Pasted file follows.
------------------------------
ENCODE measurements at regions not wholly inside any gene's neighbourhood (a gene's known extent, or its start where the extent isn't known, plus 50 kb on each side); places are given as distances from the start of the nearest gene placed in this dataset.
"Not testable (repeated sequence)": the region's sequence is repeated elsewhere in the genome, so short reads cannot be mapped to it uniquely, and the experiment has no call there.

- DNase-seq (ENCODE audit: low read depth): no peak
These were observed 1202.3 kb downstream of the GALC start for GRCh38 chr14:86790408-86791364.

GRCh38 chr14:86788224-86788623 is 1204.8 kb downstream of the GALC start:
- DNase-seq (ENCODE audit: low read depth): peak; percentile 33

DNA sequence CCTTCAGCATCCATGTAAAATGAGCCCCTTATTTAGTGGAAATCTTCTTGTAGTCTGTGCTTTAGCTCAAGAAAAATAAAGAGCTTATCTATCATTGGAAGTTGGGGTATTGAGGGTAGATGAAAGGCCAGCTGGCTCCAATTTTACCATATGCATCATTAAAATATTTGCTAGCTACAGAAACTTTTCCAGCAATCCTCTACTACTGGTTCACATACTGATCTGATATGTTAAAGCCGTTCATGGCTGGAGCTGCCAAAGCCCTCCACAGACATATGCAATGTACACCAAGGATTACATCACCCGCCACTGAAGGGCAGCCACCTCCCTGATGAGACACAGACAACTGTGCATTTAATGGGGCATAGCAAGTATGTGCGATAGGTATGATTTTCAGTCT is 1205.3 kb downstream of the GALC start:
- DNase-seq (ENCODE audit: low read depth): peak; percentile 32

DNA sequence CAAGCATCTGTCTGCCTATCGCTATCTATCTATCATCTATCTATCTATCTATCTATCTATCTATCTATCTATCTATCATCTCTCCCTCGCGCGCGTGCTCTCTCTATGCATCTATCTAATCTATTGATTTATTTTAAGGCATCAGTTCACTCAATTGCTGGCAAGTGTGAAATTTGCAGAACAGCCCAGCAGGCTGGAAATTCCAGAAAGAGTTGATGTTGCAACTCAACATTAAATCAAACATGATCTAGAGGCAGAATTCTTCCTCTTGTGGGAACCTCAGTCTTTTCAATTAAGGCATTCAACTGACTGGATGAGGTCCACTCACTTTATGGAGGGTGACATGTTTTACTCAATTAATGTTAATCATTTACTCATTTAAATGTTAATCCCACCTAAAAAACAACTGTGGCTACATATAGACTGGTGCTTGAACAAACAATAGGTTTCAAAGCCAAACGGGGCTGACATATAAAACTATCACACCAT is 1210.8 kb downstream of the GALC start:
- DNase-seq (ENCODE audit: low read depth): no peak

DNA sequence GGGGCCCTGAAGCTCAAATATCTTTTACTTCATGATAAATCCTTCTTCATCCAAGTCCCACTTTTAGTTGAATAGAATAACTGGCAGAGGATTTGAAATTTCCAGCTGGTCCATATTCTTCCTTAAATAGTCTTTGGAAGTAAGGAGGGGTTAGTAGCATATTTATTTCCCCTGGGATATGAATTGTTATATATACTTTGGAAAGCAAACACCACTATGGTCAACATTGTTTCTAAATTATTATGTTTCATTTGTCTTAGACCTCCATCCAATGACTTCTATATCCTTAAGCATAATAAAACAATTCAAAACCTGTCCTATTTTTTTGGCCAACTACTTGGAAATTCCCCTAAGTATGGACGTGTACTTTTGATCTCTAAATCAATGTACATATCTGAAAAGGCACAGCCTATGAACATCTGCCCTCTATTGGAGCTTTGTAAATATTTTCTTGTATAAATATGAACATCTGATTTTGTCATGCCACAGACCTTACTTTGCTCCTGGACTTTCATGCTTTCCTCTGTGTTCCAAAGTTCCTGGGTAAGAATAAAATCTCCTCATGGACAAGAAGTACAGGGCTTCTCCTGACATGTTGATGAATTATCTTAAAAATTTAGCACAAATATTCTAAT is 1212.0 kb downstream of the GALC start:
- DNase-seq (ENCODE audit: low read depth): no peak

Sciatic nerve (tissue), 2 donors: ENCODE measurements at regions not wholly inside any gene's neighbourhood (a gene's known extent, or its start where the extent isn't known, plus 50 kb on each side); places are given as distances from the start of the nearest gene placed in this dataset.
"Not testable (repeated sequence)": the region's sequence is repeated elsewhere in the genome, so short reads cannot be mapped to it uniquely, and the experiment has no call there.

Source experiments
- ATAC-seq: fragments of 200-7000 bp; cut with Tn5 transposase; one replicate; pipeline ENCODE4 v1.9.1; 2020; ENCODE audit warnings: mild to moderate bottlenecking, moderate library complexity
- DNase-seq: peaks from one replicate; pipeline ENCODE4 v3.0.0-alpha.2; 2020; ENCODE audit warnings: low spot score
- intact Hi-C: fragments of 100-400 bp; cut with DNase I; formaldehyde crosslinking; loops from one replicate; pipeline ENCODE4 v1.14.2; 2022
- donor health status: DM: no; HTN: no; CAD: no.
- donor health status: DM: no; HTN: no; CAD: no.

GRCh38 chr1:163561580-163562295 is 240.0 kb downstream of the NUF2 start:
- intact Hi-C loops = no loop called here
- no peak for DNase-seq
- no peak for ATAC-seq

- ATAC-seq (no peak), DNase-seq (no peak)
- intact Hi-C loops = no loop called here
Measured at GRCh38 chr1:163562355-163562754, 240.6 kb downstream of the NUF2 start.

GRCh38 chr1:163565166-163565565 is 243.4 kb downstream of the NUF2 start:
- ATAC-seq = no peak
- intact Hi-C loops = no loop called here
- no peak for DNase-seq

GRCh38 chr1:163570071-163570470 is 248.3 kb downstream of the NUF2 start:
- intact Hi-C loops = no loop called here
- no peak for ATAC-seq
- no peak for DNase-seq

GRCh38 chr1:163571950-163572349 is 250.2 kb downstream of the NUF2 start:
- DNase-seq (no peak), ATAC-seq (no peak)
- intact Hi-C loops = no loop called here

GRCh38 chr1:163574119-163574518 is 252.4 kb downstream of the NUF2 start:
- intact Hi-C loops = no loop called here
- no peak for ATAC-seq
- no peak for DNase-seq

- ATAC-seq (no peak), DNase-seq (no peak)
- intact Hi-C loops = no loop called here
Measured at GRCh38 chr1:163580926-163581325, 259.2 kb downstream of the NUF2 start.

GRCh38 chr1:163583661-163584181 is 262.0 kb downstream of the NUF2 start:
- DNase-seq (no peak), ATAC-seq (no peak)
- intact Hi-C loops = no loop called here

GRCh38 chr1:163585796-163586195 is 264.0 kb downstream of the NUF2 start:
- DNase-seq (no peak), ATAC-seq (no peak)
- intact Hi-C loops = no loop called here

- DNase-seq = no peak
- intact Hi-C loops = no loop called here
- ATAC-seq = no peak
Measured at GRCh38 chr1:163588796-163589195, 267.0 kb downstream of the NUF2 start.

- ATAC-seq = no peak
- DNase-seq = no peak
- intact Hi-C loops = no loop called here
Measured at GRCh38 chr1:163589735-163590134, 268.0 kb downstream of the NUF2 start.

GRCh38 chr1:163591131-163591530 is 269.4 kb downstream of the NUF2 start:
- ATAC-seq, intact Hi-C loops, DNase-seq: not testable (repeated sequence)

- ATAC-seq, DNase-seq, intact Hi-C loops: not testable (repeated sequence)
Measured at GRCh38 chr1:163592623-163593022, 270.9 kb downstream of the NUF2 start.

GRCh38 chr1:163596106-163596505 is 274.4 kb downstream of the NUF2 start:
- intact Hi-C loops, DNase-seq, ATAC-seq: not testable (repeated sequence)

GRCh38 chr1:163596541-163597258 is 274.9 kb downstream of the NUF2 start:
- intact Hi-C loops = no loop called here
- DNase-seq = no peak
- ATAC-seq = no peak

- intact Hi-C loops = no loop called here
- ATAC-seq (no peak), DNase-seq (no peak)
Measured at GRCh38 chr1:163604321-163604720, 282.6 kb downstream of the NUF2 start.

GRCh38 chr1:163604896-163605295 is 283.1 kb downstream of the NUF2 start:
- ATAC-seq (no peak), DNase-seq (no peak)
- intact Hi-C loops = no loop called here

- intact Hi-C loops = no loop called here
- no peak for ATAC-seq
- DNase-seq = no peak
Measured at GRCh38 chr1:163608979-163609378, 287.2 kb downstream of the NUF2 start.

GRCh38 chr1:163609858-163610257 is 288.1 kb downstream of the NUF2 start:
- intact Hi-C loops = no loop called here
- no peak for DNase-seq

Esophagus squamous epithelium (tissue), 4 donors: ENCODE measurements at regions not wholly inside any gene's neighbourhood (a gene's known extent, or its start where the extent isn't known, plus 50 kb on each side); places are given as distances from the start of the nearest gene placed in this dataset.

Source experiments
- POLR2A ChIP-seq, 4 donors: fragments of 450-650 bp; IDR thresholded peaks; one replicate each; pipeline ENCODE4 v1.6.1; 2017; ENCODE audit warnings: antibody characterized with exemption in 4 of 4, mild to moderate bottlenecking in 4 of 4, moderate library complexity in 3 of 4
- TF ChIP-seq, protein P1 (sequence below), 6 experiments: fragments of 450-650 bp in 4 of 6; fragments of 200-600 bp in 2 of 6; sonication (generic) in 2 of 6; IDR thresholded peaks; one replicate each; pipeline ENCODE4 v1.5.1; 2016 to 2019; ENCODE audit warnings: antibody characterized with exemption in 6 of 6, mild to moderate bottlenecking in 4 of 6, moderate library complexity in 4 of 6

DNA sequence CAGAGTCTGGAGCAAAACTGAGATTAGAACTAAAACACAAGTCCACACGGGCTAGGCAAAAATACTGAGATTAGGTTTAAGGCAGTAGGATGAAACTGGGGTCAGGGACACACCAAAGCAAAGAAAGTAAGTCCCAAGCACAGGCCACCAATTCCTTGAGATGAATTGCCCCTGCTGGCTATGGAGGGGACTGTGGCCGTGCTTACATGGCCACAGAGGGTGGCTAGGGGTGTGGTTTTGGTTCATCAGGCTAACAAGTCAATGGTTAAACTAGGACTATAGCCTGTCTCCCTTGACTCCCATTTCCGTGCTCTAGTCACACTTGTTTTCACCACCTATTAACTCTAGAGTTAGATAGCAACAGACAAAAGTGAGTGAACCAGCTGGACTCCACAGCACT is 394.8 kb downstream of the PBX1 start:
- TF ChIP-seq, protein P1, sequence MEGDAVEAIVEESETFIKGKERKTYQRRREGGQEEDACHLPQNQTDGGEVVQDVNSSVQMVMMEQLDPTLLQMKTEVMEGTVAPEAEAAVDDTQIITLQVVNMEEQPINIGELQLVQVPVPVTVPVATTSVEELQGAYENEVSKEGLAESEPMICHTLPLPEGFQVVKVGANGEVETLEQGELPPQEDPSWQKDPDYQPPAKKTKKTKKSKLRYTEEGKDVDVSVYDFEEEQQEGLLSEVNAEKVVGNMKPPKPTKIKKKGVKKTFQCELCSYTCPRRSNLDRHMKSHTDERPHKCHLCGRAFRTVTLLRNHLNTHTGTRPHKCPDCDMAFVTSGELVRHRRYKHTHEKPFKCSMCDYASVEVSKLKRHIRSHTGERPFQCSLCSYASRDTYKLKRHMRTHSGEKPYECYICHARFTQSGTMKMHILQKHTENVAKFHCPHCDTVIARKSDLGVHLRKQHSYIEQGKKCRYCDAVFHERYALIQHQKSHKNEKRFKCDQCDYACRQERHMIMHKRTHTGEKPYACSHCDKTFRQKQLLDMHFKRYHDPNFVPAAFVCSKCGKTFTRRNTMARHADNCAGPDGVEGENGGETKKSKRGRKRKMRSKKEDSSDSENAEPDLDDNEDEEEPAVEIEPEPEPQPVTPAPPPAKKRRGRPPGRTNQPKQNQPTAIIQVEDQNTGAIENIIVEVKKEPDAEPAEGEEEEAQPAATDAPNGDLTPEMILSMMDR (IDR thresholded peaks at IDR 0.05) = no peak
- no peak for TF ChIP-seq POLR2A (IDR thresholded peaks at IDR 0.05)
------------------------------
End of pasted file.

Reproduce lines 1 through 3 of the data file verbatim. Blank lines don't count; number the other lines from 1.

ENCODE measurements at regions not wholly inside any gene's neighbourhood (a gene's known extent, or its start where the extent isn't known, plus 50 kb on each side); places are given as distances from the start of the nearest gene placed in this dataset.
"Not testable (repeated sequence)": the region's sequence is repeated elsewhere in the genome, so short reads cannot be mapped to it uniquely, and the experiment has no call there.

- DNase-seq (ENCODE audit: low read depth): no peak